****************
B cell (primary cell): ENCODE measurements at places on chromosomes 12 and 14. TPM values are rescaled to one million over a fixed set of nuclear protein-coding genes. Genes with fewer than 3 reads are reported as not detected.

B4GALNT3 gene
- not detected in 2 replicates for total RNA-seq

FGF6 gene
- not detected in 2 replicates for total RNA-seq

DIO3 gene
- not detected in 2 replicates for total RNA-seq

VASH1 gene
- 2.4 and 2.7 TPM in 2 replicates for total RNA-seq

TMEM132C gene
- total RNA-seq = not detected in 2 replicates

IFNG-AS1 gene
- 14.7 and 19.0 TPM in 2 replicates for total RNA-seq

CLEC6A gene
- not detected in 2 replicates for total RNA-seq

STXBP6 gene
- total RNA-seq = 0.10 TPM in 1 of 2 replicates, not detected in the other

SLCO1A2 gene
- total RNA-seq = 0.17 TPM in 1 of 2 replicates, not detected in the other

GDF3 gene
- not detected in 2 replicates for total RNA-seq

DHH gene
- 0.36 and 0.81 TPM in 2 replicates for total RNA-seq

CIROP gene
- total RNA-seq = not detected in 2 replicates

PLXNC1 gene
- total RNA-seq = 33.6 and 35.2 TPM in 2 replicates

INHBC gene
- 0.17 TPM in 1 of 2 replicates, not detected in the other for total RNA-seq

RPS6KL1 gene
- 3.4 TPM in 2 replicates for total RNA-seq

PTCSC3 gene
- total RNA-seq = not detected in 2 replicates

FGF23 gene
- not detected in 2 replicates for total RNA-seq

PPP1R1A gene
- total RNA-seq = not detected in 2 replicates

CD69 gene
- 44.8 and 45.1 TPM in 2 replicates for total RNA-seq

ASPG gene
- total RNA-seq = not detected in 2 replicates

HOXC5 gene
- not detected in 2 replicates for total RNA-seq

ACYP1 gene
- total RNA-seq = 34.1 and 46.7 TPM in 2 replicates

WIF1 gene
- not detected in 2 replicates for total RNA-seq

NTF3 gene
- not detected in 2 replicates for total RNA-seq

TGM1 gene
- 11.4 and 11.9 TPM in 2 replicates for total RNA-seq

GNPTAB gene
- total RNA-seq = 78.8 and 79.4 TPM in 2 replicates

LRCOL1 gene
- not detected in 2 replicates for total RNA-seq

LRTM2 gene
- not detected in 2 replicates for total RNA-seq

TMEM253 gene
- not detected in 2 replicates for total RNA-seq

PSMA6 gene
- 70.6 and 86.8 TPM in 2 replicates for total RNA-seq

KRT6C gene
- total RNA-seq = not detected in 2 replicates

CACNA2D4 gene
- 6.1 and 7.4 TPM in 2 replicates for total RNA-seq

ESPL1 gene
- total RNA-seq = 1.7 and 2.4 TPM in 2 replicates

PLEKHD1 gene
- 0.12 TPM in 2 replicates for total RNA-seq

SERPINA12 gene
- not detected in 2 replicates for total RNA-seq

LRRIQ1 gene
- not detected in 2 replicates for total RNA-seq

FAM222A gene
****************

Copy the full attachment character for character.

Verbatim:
B cell (primary cell): ENCODE measurements at places on chromosomes 12 and 14. TPM values are rescaled to one million over a fixed set of nuclear protein-coding genes. Genes with fewer than 3 reads are reported as not detected.

B4GALNT3 gene
- not detected in 2 replicates for total RNA-seq

FGF6 gene
- not detected in 2 replicates for total RNA-seq

DIO3 gene
- not detected in 2 replicates for total RNA-seq

VASH1 gene
- 2.4 and 2.7 TPM in 2 replicates for total RNA-seq

TMEM132C gene
- total RNA-seq = not detected in 2 replicates

IFNG-AS1 gene
- 14.7 and 19.0 TPM in 2 replicates for total RNA-seq

CLEC6A gene
- not detected in 2 replicates for total RNA-seq

STXBP6 gene
- total RNA-seq = 0.10 TPM in 1 of 2 replicates, not detected in the other

SLCO1A2 gene
- total RNA-seq = 0.17 TPM in 1 of 2 replicates, not detected in the other

GDF3 gene
- not detected in 2 replicates for total RNA-seq

DHH gene
- 0.36 and 0.81 TPM in 2 replicates for total RNA-seq

CIROP gene
- total RNA-seq = not detected in 2 replicates

PLXNC1 gene
- total RNA-seq = 33.6 and 35.2 TPM in 2 replicates

INHBC gene
- 0.17 TPM in 1 of 2 replicates, not detected in the other for total RNA-seq

RPS6KL1 gene
- 3.4 TPM in 2 replicates for total RNA-seq

PTCSC3 gene
- total RNA-seq = not detected in 2 replicates

FGF23 gene
- not detected in 2 replicates for total RNA-seq

PPP1R1A gene
- total RNA-seq = not detected in 2 replicates

CD69 gene
- 44.8 and 45.1 TPM in 2 replicates for total RNA-seq

ASPG gene
- total RNA-seq = not detected in 2 replicates

HOXC5 gene
- not detected in 2 replicates for total RNA-seq

ACYP1 gene
- total RNA-seq = 34.1 and 46.7 TPM in 2 replicates

WIF1 gene
- not detected in 2 replicates for total RNA-seq

NTF3 gene
- not detected in 2 replicates for total RNA-seq

TGM1 gene
- 11.4 and 11.9 TPM in 2 replicates for total RNA-seq

GNPTAB gene
- total RNA-seq = 78.8 and 79.4 TPM in 2 replicates

LRCOL1 gene
- not detected in 2 replicates for total RNA-seq

LRTM2 gene
- not detected in 2 replicates for total RNA-seq

TMEM253 gene
- not detected in 2 replicates for total RNA-seq

PSMA6 gene
- 70.6 and 86.8 TPM in 2 replicates for total RNA-seq

KRT6C gene
- total RNA-seq = not detected in 2 replicates

CACNA2D4 gene
- 6.1 and 7.4 TPM in 2 replicates for total RNA-seq

ESPL1 gene
- total RNA-seq = 1.7 and 2.4 TPM in 2 replicates

PLEKHD1 gene
- 0.12 TPM in 2 replicates for total RNA-seq

SERPINA12 gene
- not detected in 2 replicates for total RNA-seq

LRRIQ1 gene
- not detected in 2 replicates for total RNA-seq

FAM222A gene